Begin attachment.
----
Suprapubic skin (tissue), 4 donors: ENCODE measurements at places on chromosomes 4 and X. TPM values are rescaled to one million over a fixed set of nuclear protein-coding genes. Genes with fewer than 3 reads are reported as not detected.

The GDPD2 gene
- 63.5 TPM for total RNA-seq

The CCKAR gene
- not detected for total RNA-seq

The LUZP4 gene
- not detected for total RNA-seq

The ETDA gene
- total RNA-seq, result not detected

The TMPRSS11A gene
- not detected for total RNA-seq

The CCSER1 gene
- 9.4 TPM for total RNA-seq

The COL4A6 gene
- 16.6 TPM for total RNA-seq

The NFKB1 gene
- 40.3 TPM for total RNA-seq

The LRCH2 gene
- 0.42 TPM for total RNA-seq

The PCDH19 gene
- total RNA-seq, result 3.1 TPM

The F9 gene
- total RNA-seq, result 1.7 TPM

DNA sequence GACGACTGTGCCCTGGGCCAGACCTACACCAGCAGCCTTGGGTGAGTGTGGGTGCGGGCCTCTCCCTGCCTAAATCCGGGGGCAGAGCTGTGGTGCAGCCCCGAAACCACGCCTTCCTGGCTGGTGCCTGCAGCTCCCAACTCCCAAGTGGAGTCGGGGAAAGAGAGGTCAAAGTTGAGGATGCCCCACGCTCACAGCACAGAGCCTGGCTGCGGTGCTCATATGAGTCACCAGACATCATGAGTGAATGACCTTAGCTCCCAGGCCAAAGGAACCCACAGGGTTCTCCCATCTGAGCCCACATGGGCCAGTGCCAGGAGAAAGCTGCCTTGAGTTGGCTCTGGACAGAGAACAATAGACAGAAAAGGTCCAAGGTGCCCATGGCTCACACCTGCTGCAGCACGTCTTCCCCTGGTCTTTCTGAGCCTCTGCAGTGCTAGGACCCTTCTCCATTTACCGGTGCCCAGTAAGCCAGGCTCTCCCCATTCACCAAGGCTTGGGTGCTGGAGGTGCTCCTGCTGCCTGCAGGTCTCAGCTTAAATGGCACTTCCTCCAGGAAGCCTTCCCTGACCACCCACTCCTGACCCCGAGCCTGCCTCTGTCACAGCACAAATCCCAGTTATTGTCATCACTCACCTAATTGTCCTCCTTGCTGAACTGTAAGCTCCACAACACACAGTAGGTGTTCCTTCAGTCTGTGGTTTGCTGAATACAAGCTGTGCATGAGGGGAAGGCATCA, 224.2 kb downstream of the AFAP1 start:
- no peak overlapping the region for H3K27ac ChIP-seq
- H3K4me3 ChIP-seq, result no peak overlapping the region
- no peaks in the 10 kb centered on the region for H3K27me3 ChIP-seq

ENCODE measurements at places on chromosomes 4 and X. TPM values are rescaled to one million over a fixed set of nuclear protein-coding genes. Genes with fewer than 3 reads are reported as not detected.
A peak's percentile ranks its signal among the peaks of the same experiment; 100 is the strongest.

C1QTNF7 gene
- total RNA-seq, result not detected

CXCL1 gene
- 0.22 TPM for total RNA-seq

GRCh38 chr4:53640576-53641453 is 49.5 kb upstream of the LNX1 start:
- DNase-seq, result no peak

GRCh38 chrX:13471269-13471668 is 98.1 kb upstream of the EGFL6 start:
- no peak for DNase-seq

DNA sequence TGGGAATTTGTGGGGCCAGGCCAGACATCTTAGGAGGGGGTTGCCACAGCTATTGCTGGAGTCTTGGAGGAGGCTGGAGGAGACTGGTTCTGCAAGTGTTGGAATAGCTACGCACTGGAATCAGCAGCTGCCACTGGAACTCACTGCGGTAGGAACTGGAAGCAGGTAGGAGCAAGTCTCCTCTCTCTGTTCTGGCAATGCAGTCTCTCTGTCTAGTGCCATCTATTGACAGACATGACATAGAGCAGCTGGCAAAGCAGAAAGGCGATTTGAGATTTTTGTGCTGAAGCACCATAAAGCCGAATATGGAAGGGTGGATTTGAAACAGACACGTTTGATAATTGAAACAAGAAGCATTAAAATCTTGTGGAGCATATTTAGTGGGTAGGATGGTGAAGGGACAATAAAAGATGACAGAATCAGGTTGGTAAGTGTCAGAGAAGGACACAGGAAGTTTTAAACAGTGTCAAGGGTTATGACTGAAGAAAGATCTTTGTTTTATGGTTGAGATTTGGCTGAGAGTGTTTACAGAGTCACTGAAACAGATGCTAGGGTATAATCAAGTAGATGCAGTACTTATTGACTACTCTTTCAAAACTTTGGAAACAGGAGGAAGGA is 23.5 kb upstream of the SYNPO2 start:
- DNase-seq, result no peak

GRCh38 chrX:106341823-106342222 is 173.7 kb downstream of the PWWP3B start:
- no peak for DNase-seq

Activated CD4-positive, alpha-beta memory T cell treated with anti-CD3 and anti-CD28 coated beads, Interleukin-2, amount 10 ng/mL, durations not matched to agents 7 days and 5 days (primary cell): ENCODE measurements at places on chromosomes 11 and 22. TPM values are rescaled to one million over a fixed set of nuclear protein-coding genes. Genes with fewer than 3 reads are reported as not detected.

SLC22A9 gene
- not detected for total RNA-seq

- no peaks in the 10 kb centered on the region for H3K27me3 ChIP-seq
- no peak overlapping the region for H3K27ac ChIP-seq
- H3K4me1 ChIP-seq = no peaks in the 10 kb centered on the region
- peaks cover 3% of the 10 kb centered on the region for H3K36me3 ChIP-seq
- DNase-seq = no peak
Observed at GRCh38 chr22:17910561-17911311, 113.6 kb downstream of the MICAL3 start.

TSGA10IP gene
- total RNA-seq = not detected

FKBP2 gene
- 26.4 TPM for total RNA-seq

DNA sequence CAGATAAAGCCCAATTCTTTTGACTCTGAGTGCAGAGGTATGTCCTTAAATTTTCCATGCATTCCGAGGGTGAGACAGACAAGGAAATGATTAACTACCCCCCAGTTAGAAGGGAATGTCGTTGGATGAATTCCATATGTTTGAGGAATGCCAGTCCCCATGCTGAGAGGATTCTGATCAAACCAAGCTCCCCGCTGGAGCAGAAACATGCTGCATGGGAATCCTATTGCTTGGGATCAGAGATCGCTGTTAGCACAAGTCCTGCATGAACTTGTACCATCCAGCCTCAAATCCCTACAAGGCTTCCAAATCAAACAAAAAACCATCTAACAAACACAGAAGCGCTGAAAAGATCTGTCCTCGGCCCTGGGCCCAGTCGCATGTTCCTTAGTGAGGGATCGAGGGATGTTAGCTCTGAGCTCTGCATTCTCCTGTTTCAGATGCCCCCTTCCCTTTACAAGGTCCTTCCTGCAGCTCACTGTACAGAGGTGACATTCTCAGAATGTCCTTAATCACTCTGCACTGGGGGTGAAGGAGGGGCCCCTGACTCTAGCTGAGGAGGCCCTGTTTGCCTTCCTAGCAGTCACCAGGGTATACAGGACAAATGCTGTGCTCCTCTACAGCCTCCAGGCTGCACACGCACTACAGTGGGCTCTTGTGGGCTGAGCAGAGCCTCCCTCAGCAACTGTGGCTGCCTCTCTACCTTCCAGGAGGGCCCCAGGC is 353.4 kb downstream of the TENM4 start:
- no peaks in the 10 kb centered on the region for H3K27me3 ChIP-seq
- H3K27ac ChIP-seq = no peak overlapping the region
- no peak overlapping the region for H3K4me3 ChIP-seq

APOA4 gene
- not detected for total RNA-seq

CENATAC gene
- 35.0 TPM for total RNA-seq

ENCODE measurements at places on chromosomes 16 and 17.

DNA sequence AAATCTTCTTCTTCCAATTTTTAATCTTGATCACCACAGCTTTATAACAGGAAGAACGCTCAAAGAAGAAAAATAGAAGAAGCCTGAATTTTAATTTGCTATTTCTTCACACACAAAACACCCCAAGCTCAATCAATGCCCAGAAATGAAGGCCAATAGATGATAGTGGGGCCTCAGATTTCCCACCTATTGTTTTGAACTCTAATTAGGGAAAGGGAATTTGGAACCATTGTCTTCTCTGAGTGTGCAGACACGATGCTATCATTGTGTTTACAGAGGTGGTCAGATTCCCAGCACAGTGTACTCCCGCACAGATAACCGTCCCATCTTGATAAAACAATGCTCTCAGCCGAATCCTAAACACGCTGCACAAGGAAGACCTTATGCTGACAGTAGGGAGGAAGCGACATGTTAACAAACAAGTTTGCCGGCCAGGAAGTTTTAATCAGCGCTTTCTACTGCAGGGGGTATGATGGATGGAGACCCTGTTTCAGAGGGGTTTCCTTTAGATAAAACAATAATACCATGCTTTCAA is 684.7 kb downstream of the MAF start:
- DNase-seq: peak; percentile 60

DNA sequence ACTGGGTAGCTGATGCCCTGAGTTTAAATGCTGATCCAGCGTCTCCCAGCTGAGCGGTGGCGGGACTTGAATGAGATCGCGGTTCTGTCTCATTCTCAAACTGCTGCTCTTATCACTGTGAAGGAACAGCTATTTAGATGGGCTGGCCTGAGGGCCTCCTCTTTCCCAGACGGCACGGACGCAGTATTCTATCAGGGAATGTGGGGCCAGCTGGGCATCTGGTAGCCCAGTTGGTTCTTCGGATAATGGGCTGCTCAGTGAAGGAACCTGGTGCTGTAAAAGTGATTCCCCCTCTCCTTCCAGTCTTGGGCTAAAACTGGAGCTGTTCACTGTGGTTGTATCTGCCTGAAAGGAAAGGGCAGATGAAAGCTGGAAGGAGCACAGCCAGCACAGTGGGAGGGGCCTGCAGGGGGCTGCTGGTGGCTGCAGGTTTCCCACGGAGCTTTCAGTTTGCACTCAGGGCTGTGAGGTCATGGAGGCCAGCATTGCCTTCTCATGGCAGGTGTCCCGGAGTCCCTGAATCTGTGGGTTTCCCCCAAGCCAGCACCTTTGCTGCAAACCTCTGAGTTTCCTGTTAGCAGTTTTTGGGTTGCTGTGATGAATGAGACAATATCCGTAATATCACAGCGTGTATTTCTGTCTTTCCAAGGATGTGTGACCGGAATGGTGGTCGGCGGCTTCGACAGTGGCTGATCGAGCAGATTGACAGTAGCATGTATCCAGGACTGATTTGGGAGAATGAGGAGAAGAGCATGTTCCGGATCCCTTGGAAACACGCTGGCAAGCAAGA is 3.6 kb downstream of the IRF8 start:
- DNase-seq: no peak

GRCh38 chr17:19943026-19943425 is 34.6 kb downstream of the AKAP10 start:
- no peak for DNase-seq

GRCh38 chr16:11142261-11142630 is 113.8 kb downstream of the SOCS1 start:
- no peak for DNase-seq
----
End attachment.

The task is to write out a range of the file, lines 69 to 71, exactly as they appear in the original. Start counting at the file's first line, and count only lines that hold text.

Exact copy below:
- no peak for DNase-seq

GRCh38 chr16:11142261-11142630 is 113.8 kb downstream of the SOCS1 start:
- no peak for DNase-seq